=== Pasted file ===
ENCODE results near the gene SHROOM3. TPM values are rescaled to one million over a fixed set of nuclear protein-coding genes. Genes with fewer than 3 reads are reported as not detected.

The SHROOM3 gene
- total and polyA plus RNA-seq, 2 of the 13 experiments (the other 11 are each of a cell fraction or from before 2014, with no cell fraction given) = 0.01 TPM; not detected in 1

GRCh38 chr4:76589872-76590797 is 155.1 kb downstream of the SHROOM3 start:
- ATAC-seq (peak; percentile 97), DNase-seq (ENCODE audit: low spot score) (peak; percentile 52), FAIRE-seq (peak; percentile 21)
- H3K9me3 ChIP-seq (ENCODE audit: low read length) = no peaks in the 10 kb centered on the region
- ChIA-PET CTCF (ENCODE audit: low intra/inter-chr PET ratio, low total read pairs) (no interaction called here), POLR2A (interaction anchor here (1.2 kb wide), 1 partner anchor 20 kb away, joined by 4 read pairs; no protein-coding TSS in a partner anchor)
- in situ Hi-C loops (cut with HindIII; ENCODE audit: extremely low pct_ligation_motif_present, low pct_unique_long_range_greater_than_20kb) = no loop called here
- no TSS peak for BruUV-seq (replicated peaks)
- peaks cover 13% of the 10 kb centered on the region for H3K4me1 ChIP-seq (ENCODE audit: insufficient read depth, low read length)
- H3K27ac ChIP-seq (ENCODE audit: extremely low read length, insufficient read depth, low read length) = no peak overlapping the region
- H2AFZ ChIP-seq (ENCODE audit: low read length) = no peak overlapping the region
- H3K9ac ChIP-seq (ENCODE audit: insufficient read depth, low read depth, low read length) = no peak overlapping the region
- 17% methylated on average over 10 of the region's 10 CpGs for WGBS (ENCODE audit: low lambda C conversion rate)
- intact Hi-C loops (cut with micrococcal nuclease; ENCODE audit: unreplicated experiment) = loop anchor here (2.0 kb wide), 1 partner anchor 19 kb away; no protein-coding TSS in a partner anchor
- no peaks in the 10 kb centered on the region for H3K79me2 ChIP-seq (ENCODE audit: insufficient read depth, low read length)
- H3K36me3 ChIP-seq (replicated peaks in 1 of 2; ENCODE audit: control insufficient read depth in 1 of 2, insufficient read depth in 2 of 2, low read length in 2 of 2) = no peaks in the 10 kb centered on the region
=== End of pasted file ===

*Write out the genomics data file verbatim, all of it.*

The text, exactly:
ENCODE results near the gene SHROOM3. TPM values are rescaled to one million over a fixed set of nuclear protein-coding genes. Genes with fewer than 3 reads are reported as not detected.

The SHROOM3 gene
- total and polyA plus RNA-seq, 2 of the 13 experiments (the other 11 are each of a cell fraction or from before 2014, with no cell fraction given) = 0.01 TPM; not detected in 1

GRCh38 chr4:76589872-76590797 is 155.1 kb downstream of the SHROOM3 start:
- ATAC-seq (peak; percentile 97), DNase-seq (ENCODE audit: low spot score) (peak; percentile 52), FAIRE-seq (peak; percentile 21)
- H3K9me3 ChIP-seq (ENCODE audit: low read length) = no peaks in the 10 kb centered on the region
- ChIA-PET CTCF (ENCODE audit: low intra/inter-chr PET ratio, low total read pairs) (no interaction called here), POLR2A (interaction anchor here (1.2 kb wide), 1 partner anchor 20 kb away, joined by 4 read pairs; no protein-coding TSS in a partner anchor)
- in situ Hi-C loops (cut with HindIII; ENCODE audit: extremely low pct_ligation_motif_present, low pct_unique_long_range_greater_than_20kb) = no loop called here
- no TSS peak for BruUV-seq (replicated peaks)
- peaks cover 13% of the 10 kb centered on the region for H3K4me1 ChIP-seq (ENCODE audit: insufficient read depth, low read length)
- H3K27ac ChIP-seq (ENCODE audit: extremely low read length, insufficient read depth, low read length) = no peak overlapping the region
- H2AFZ ChIP-seq (ENCODE audit: low read length) = no peak overlapping the region
- H3K9ac ChIP-seq (ENCODE audit: insufficient read depth, low read depth, low read length) = no peak overlapping the region
- 17% methylated on average over 10 of the region's 10 CpGs for WGBS (ENCODE audit: low lambda C conversion rate)
- intact Hi-C loops (cut with micrococcal nuclease; ENCODE audit: unreplicated experiment) = loop anchor here (2.0 kb wide), 1 partner anchor 19 kb away; no protein-coding TSS in a partner anchor
- no peaks in the 10 kb centered on the region for H3K79me2 ChIP-seq (ENCODE audit: insufficient read depth, low read length)
- H3K36me3 ChIP-seq (replicated peaks in 1 of 2; ENCODE audit: control insufficient read depth in 1 of 2, insufficient read depth in 2 of 2, low read length in 2 of 2) = no peaks in the 10 kb centered on the region